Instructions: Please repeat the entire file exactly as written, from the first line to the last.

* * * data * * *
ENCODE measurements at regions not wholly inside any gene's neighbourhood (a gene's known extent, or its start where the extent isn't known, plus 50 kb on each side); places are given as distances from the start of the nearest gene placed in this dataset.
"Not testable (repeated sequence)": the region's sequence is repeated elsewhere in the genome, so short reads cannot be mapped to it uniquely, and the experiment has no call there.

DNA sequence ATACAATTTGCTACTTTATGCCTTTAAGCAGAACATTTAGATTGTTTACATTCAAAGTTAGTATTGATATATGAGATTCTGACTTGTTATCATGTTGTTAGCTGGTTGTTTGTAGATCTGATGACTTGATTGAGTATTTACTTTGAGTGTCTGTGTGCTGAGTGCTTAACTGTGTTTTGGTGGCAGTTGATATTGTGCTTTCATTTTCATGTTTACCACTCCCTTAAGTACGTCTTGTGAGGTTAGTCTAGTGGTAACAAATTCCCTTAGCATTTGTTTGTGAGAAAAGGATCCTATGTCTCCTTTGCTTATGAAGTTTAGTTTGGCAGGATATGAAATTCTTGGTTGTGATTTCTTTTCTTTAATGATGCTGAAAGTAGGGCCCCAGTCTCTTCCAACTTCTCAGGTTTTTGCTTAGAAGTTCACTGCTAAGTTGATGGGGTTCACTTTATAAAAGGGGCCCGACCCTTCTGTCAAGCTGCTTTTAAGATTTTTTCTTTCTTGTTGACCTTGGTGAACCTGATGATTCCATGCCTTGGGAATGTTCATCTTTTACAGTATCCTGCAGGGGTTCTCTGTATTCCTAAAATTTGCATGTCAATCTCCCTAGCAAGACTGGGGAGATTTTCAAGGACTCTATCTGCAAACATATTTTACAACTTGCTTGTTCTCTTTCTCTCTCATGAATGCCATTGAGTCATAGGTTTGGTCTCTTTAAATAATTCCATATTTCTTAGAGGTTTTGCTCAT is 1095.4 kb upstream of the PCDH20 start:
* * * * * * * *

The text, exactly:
ENCODE measurements at regions not wholly inside any gene's neighbourhood (a gene's known extent, or its start where the extent isn't known, plus 50 kb on each side); places are given as distances from the start of the nearest gene placed in this dataset.
"Not testable (repeated sequence)": the region's sequence is repeated elsewhere in the genome, so short reads cannot be mapped to it uniquely, and the experiment has no call there.

DNA sequence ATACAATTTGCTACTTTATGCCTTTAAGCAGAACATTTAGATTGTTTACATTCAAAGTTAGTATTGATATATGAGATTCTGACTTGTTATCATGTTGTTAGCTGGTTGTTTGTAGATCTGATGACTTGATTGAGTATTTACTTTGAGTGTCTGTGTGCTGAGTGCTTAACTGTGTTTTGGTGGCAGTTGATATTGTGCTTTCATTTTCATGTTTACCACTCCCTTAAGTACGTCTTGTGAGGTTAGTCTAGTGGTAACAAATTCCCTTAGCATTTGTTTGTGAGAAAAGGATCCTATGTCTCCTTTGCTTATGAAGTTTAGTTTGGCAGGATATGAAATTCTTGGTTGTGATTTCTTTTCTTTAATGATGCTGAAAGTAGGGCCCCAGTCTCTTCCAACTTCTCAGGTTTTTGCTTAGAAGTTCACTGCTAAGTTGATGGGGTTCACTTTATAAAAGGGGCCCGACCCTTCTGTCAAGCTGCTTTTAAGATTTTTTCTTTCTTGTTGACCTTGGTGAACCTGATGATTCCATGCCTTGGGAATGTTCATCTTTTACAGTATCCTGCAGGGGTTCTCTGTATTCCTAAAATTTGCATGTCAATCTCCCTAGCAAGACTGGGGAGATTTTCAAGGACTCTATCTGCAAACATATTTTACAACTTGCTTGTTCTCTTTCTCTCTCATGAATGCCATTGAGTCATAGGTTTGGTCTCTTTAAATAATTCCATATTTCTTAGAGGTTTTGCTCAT is 1095.4 kb upstream of the PCDH20 start: